Points, too, go to Tim Robbins and Susan Sarandon, who split in 2009, but were together for 21 years, which is a hell of a lot longer than most actual Hollywood marriages, and is worth pointing out if only because it goes to show that not marrying is no sign of foreverness any more than marrying is.
Ditto, Mad Men‘s Jon Hamm and writer-director Jennifer Westfeldt, who were together for 18 years, from 1997 until they announced their surprising split last year. “Jennifer is more than just a girlfriend,” he’d once said. “What we have is much deeper, and we both know that.”
Indeed, the stats now shout that around the world and in North America, in particular, the demographics have been leaning toward non-marrieds for many decades—or at least toward those putting off their to-have-and-to-holds. Back in the early 1960s, the median age for marriage in the U.S. was 22 for grooms and 20 for brides – vis-à-vis, today, when the median ages for first marriages hits highs of 29 for men and 27 for women. In Canada, as of 2015, approximately 1.2 million Canadians between the ages of 45 and 89 are living common-law. In terms of proof that marriage makes you happier, the jury is still out. To quote the longest running longevity study, which is the Terman Life-Cycle Study, started in 1921, “The 1,528 men and women, who were 11 years old when the study started, have been followed for as long as they lived. Two groups of people lived the longest: those who got married and stayed married, and those who stayed single. People who divorced, or who divorced and remarried, had shorter lives. What mattered was consistency, not marriage. The results were the same for the men and the women.”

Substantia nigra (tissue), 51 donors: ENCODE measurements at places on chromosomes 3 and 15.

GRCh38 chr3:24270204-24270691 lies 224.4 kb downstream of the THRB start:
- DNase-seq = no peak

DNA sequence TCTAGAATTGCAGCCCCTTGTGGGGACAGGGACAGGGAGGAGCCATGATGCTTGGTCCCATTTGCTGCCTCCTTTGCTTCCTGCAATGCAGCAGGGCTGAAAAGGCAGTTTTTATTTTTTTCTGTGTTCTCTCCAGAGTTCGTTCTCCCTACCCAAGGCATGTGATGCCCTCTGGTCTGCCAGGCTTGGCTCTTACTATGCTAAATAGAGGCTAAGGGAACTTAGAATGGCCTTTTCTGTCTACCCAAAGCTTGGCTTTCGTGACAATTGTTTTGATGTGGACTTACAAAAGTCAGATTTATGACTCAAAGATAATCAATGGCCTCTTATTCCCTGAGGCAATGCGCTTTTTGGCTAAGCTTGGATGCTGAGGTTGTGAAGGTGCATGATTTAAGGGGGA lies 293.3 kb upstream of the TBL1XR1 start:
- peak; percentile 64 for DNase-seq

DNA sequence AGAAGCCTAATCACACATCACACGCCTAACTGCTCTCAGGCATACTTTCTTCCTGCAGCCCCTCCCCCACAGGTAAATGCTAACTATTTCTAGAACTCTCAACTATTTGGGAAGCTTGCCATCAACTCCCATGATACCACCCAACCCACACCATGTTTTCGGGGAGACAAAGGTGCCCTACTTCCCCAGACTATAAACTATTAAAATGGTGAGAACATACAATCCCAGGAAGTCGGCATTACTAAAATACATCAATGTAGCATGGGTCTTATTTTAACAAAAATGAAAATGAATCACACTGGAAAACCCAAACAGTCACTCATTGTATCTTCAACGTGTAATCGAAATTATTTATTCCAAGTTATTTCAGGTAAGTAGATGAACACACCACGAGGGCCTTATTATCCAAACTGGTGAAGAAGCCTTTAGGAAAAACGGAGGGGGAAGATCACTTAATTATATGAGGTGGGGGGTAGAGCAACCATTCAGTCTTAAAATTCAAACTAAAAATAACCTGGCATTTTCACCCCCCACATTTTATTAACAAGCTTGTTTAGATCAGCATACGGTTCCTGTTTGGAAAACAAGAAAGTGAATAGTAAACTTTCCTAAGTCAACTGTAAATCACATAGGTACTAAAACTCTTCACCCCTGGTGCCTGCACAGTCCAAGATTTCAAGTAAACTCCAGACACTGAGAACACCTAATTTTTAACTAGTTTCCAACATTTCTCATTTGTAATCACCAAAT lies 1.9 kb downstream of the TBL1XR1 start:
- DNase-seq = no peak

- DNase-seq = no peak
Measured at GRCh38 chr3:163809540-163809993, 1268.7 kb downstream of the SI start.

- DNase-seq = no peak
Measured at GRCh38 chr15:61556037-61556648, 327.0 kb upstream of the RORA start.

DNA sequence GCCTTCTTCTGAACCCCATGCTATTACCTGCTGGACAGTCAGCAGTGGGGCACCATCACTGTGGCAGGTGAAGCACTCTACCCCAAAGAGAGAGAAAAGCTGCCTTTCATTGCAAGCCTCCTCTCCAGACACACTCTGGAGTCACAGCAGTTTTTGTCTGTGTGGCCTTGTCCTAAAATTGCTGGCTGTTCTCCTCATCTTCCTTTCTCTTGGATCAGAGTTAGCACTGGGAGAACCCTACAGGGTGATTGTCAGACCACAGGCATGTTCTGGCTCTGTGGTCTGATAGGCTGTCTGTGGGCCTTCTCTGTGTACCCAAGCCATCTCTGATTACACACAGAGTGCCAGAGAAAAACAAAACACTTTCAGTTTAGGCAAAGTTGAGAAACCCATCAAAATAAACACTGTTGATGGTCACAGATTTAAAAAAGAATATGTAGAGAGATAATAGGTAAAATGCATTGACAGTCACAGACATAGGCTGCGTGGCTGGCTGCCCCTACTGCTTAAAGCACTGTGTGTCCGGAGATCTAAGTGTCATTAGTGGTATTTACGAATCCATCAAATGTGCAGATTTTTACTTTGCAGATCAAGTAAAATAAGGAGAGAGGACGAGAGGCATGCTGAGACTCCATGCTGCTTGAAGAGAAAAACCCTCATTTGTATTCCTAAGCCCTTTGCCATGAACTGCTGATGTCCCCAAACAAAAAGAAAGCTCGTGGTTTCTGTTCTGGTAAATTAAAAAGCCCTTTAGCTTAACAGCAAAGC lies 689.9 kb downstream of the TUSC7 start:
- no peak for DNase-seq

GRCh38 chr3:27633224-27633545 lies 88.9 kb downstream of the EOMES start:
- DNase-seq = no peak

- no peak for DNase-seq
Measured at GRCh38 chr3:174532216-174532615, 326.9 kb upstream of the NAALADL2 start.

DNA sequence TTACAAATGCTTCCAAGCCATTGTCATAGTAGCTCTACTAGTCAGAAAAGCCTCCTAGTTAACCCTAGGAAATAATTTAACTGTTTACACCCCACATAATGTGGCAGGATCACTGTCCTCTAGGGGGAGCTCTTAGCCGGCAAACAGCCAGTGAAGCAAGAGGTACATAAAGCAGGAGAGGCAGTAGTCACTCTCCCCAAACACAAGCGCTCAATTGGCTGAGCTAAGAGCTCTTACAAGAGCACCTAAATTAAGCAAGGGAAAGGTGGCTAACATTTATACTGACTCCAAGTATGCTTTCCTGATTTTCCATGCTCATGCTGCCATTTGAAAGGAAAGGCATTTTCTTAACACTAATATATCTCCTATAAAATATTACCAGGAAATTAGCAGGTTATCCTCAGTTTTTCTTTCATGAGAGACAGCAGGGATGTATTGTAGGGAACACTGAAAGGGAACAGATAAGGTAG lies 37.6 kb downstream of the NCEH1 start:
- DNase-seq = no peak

Moreover, there have been attempts of late by women to reclaim the word “spinster,” most notably by author Kate Bolick, who wrote a book titled with that very word, in which she attempted to turn what was a derogatory label and assign it a new meaning, “shorthand for holding on to that in you which is independent and self-sufficient.”
In addition, as Bella DePaulo has further crystallized in her sweeping book on the subject, Singled Out: How Singles Are Stereotyped, Stigmatized and Ignored, and Still Live Happily Ever After, “Americans now spend more of their adult lives single than they do married” once you factor in the divorced, the widowed and the never-wed. And yet, she points out, there are umpteen ways that society still favours the married, especially in the U.S.—like the reduced health-care rates offered to spouses.
But married people live longer and are happier, no? Isn’t that what all the social science has shown for eons?
DePaulo plucks those statistics, too, citing instead a high-quality study called “The Lifelines of Happiness”, first reported in the Journal of Personality and Social Psychology. What that 18-year research study (asking both married and single people to rate their degrees of happiness annually) showed is that quantifiably, “you can see how happy the participants were in the years before getting married, how happy they were in the early years of marriage and how happy they were later on” and, actually, what was found is that “there was a little blip around the wedding and honeymoon, but overall it showed that people who were happy before getting married were happy afterwards and the people who weren’t happy before getting married aren’t happy now.”
Happiness, that is to say, was less predicated on any particular institution or life pivot and more on hard-wired personalities.
How’s that for an a-ha moment?
And, so, at this holy juncture of 30 years of Oprah and Stedman…a toast! Theirs may not be a traditional relationship nor involved the “throwing of a bouquet,” but they do continue to bear time’s testimony to one another in their own way. And, well, find time to do the most couple-y of things—like breaking bread.